Orange in interiors creates a feeling of warmth and protection and provides the confidence to be creative and initiate new projects. Orange is a great colour if you want to create a retro mid-century look in your space. Bright oranges as accents in a room will create a focal point and can be used in playrooms to stimulate creativity. Touches of orange in the kitchen and dining area stimulate the appetite. For a friendly and inviting atmosphere in your entrance hall use orange as wall or accent colour. Contrast orange with a cool turquoise and add warm neutrals to create a vibrant and interesting scheme.

Green – achieve balance and harmony

Green is such a great colour, it is the colour of nature and surrounds us every day. It is great to relax and re-energize. The Pantone Colour of the Year 2013: PANTONE 17-5641 Emerald, is a lively, radiant, lush green.

Bring calmness and relaxation to your interiors by introducing the colour green. It influences the body on a mental and physical level. It helps to cure nervousness and anxiety. And nothing is easier than introducing pot plants or green cushions and accessories to your space, if you would like to try it out before painting a whole room. Plants not only clean the air, the add a splash of colour to your room and they can easily being moved around and changed. They can actually help making a small space appear larger as they optically recede.

Green works well in areas of your home where you would like to achieve a calm, serene and fresh atmosphere. Use it in bedrooms, lounge rooms, reading areas or in your bathroom. Mix yellow-greens and blue-greens to create an exciting colour scheme.

Blue – a constant in our lives

As the colour blue is associated with the ocean and the sky, it is seen as a constant factor in our lives. Blue is one of the most popular colours and described as the favourite colour by many people, especially by men. It evokes feelings of calmness and serenity. It is described as peaceful, tranquil, secure and orderly. Dark navy blue is the most serious and powerful blue, whereas lighter tones of aqua can be uplifting and energizing. Turquoise enhances creativity, inspiration and transformation.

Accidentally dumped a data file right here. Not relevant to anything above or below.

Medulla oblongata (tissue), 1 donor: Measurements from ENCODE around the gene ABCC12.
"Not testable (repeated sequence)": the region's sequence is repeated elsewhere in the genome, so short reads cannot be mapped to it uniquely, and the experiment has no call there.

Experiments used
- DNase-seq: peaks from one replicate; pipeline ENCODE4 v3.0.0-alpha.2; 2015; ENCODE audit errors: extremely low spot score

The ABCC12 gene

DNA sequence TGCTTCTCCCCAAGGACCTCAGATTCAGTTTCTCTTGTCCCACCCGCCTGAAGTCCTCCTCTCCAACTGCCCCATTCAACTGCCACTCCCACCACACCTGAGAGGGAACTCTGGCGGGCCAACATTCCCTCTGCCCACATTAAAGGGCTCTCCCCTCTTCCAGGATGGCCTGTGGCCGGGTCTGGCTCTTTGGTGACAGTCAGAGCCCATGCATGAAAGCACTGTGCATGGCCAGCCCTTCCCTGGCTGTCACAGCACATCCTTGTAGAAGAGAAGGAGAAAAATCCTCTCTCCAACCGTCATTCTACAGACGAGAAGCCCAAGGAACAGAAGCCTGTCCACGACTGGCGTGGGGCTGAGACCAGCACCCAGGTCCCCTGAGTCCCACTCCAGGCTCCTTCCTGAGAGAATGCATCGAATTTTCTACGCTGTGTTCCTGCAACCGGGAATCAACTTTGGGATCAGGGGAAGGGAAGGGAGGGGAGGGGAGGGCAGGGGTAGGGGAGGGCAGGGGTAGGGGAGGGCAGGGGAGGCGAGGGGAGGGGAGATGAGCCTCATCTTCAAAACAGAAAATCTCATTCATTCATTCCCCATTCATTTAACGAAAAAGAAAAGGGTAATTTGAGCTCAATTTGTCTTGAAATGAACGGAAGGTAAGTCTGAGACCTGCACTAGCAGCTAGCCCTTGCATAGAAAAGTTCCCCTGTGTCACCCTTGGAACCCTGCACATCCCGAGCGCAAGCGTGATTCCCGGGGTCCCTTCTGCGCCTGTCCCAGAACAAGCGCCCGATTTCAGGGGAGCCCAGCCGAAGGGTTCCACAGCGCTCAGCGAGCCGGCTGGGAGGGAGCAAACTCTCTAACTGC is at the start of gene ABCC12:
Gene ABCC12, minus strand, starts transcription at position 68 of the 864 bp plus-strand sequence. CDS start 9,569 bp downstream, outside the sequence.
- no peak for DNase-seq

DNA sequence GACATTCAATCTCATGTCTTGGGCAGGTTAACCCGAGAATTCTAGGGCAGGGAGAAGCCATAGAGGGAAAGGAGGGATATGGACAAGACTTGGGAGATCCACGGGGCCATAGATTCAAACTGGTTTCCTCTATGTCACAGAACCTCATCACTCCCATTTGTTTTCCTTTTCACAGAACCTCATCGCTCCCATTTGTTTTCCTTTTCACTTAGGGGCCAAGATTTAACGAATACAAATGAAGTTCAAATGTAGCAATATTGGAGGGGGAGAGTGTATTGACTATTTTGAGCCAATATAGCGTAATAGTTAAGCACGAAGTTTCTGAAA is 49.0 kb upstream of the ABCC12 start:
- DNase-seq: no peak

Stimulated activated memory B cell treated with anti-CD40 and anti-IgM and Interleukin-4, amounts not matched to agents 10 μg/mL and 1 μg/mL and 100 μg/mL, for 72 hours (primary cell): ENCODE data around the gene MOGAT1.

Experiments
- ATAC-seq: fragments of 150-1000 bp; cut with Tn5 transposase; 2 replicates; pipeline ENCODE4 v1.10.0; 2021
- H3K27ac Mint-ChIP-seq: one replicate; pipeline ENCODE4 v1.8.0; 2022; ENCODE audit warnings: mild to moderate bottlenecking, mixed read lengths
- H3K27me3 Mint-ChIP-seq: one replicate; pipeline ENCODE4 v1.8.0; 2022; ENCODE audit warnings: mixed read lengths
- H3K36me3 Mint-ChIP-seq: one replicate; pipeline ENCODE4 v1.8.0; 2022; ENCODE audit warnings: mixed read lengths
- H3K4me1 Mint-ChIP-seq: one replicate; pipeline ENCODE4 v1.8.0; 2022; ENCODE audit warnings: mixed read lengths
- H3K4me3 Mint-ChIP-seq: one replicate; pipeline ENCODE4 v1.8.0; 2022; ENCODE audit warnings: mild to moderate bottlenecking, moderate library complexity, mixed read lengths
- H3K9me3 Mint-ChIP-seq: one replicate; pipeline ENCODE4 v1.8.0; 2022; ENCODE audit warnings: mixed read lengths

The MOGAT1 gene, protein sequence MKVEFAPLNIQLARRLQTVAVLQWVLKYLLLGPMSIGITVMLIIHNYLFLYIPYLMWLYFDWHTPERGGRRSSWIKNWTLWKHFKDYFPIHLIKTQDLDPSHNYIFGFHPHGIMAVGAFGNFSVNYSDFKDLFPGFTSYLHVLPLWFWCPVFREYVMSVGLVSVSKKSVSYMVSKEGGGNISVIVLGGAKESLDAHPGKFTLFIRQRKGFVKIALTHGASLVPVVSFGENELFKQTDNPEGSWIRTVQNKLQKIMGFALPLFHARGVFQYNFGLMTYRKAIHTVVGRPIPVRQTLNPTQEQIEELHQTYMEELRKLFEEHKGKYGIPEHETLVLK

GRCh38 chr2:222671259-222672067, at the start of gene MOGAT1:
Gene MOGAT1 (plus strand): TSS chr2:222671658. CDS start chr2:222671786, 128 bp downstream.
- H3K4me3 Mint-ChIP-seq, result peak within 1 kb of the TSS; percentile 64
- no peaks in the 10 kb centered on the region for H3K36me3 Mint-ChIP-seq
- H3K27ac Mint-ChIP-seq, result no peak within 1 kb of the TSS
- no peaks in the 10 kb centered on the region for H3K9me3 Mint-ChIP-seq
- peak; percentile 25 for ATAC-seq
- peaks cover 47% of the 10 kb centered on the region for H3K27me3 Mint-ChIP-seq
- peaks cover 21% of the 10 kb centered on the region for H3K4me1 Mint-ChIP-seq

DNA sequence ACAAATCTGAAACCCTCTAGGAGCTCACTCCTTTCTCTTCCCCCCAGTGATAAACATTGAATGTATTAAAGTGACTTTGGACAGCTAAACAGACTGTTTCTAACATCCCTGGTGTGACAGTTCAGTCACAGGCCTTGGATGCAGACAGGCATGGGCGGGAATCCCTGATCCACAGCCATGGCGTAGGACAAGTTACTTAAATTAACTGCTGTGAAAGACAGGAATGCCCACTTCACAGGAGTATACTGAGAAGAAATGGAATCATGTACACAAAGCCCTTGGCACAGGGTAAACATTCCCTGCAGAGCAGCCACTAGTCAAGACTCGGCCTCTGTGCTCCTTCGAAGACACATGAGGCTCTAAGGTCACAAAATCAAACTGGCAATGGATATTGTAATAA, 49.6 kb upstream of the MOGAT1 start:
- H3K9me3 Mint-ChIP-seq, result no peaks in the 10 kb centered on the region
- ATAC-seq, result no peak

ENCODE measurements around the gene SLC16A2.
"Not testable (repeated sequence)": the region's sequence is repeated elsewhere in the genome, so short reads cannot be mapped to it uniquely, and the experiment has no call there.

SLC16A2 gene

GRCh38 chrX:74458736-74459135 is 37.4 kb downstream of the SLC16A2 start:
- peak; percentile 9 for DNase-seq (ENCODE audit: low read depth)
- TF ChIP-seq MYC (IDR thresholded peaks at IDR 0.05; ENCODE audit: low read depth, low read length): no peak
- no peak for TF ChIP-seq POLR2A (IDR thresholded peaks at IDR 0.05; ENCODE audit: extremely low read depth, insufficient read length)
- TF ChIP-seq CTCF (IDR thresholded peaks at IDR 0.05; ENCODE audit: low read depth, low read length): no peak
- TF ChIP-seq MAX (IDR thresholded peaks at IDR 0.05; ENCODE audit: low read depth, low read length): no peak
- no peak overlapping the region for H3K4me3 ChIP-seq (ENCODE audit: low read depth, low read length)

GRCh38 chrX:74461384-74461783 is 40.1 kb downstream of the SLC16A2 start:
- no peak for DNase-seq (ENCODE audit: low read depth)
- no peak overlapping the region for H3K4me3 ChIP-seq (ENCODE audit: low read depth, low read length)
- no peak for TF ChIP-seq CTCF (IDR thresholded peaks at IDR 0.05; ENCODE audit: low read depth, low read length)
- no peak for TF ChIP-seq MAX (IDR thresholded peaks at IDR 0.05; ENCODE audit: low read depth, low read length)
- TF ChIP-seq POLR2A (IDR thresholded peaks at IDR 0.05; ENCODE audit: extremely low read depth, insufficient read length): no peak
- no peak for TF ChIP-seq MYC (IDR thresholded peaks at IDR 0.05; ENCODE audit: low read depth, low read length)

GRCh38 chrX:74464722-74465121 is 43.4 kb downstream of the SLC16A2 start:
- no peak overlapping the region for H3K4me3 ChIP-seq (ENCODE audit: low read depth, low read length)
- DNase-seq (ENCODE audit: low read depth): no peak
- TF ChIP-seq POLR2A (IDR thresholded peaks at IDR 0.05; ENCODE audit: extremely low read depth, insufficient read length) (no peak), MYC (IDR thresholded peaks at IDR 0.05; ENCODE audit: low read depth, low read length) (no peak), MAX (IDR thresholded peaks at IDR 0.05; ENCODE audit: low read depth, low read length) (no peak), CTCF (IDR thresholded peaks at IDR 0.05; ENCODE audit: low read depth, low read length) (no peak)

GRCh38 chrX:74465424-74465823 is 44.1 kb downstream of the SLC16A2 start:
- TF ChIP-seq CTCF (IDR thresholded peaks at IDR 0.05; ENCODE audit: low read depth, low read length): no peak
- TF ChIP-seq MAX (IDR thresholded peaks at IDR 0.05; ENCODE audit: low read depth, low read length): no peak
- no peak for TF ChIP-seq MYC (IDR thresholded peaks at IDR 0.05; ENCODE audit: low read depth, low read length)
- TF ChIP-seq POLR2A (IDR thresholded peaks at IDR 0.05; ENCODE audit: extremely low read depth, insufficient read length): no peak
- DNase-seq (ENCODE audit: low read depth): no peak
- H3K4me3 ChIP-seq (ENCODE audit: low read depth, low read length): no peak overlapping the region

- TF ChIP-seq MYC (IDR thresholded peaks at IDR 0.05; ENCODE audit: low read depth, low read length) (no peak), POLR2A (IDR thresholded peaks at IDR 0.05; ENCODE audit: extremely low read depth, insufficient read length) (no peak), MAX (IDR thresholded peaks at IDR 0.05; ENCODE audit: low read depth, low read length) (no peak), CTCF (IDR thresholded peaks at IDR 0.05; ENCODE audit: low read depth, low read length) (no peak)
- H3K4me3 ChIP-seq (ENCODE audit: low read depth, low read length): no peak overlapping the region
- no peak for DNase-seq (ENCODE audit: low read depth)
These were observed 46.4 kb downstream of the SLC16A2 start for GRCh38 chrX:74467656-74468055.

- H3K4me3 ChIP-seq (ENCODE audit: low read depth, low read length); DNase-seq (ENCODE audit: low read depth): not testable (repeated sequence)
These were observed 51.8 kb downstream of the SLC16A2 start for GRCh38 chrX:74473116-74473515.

In interiors the soothing quality of blue makes it a great choice for kid’s rooms – use it as paint colour for the walls or in accessories and bedding. If your child is very energetic and agile use a blue room to calm him down and provide the ground for a good night’s sleep.

Blue is also used to decorate offices as research has shown that people are more productive in blue rooms.

Grey – Depressing or Versatile?

For a lot of people grey is dull and depressing, grey rainy days, grey winter days (especially in the Northern Hemisphere), grey faces. Silver, Oyster, Pearl, Mist, Driftwood, Aluminium, Flannel, Pewter, Elephant, Ebony, Cement, Zinc, Steel, Smoke, Cashmere, Dolphin, Ocean, Donkey or Pebble – only a few names for shades of grey. Grey lives in the middle between black and white and seems to have no own personality.

In cooler climates or in cold rooms and under cold light it can be difficult to decorate with a cool grey as the closer the grey gets to black, the more light it absorbs and the more it demands from its surroundings.

In interior styling, grey in all its shades is a versatile and flexible colour. It is a fantastic background for brighter hues as yellow, red, pink or purple and it can round any interior.

Black is a force